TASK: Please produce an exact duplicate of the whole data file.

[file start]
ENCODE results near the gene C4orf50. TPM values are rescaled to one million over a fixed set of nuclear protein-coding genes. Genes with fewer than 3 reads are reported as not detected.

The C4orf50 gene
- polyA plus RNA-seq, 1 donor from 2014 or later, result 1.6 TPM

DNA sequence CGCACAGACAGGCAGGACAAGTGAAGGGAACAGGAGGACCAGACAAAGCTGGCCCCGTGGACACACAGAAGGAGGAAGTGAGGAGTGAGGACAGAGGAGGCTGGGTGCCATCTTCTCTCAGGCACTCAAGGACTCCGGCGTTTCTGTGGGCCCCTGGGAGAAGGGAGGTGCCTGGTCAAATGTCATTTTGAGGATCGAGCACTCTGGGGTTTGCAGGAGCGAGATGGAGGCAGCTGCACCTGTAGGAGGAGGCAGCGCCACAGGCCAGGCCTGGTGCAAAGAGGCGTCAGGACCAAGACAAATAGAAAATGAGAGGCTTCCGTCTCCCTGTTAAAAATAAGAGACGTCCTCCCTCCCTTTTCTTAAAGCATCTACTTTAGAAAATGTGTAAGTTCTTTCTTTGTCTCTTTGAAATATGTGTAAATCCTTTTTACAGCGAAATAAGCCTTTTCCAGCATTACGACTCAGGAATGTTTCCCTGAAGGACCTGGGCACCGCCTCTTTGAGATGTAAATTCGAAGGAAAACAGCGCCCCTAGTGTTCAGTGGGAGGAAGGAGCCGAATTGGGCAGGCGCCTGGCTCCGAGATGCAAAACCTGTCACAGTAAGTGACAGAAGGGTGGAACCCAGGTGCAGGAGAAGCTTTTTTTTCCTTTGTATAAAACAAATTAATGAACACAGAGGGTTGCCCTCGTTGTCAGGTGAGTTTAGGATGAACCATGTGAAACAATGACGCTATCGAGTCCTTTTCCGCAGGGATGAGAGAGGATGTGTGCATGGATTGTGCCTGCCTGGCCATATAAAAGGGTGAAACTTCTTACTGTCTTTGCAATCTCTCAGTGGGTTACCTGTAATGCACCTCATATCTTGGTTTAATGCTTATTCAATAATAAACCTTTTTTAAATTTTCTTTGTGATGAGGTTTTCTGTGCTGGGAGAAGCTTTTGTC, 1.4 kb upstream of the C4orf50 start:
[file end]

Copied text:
ENCODE results near the gene C4orf50. TPM values are rescaled to one million over a fixed set of nuclear protein-coding genes. Genes with fewer than 3 reads are reported as not detected.

The C4orf50 gene
- polyA plus RNA-seq, 1 donor from 2014 or later, result 1.6 TPM

DNA sequence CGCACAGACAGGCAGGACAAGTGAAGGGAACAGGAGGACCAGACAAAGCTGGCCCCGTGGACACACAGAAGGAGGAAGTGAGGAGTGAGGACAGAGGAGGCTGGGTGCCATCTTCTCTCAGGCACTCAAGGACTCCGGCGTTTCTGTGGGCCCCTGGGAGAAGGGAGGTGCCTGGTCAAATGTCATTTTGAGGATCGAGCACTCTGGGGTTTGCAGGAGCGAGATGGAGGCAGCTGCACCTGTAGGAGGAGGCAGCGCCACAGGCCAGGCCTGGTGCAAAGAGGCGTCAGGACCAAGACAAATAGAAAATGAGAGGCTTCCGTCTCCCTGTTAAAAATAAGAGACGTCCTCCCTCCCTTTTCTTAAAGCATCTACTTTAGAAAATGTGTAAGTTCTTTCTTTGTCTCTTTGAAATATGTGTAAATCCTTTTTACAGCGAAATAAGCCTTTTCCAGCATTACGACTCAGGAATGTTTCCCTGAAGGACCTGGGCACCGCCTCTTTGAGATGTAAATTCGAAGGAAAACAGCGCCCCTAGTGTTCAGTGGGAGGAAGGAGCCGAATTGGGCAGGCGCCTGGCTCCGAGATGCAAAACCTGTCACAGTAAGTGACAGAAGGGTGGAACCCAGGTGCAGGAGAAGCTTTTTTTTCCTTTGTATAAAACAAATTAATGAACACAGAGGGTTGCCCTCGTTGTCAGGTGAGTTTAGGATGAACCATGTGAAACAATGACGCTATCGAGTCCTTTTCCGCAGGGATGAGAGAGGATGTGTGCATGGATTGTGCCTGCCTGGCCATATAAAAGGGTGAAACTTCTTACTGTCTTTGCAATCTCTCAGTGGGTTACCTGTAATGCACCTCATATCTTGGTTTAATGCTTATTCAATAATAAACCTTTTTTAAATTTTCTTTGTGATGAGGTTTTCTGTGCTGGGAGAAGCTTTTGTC, 1.4 kb upstream of the C4orf50 start: